By Doc Lawrence

The Ritz-Carlton Atlanta faces fabled Peachtree Street where the world premiere of Gone With The Wind took place in 1939. Just a few blocks away is the white marble tomb of Dr. Martin Luther King Jr. and the nearby Jimmy Carter Presidential Center. The regal Ritz-Carlton is widely viewed as occupying the pinnacle of luxury in this region and is the centerpiece of Atlanta’s global reputation for Southern American hospitality. It’s no surprise that the hotel and its gourmet restaurant enjoys an unmatched reputation for fine dining and great wines and continues to be a top choice for visiting celebrities and heads of state.

Esteemed wine professional Brian White serves as the landmark hotel’s sommelier and we sat down recently to discuss the wines of D.O. La Mancha.

“I think that La Mancha is a region whose time has come,” White said. “Not to overstate the obvious, but why wouldn’t the world’s largest wine region produce some gems? La Mancha is a workhorse region producing wines from a multicolored rainbow of grape varieties. The single varietal and blended wines coming out of this region are great for a dinner party, backyard barbeques and easy sipping.”

The conversation confirmed that variety, affordability and utility are attractive advantages D.O. La Mancha wines offer.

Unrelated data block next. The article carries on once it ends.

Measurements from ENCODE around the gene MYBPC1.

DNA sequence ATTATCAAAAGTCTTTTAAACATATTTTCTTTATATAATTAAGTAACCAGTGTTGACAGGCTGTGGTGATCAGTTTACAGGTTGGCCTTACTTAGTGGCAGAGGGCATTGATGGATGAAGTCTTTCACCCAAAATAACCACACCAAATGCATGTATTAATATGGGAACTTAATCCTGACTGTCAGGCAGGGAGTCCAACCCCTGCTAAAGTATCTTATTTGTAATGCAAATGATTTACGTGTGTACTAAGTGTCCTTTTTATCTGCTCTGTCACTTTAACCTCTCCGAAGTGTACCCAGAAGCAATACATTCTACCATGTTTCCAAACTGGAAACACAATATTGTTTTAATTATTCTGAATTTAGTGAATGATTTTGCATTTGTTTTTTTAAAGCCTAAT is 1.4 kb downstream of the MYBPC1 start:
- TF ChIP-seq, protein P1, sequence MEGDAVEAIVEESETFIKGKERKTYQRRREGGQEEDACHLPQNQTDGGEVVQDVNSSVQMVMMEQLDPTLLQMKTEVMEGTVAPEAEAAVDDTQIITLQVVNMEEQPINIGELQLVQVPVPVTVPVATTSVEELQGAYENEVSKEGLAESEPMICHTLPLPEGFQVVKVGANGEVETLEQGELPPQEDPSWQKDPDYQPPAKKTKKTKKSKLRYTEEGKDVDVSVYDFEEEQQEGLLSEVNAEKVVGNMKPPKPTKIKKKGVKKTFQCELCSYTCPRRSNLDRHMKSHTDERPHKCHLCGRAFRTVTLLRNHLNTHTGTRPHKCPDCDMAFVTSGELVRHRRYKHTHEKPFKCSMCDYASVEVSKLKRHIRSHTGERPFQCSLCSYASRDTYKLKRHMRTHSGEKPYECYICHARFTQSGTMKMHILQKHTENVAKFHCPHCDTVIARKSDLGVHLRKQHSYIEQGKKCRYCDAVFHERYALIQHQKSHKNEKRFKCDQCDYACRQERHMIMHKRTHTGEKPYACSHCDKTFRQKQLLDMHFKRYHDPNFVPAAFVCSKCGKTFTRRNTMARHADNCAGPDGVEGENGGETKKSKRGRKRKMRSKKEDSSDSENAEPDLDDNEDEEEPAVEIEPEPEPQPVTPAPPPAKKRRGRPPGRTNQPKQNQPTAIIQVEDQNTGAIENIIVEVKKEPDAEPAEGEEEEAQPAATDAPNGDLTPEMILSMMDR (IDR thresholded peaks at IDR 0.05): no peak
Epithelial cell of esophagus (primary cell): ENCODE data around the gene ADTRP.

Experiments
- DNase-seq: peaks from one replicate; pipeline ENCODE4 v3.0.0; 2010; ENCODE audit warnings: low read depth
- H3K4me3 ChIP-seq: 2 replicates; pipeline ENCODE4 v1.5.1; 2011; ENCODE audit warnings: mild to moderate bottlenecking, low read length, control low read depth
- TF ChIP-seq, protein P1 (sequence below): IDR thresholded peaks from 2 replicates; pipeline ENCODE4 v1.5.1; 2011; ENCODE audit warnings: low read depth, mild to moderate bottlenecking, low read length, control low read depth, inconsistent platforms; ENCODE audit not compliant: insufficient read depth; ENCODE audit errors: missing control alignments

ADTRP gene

We discussed some of his favorites from La Mancha. “The rosé, or rosado, wines are particularly intriguing,” he said, “because they are fresh, vibrant, and a great value at ten dollars or less at retail. These wines are made from Garnacha, Tempranillo, and many other grape varieties, and they range in color from light pink and salmon to almost a violet or lavender hue.”

White advised wine shoppers to “look for sparkling wines from La Mancha in the rosé category.” (These are also found under Rosado.)

On of White’s favorite D.O. La Mancha wines is actually a sparkling, Gotas de Plata, Brut Rosado, produced by Viñedos y Reservas S.A., Bodegas. “This is a delicious summer sparkler with dense and fragrant strawberry aromas and flavors.”

The interesting thing about rosé wines, continued White, particularly the ones he selected from D. O. La Mancha, is that they have been overlooked by Americans for decades.

“I for one am very happy to see things turning around for this forgotten warm weather wine,” White added.

We both agreed that terrific rosés like these from La Mancha deserve a place on the wine menu of a heralded restaurant. “These are just some of my picks to look for from this often overlooked region.”

Doc Lawrence is a veteran wine, fine dining and travel journalist and is managing editor of Wines Down South in Atlanta and food and wine editor of Today’s Texas Woman published in San Antonio.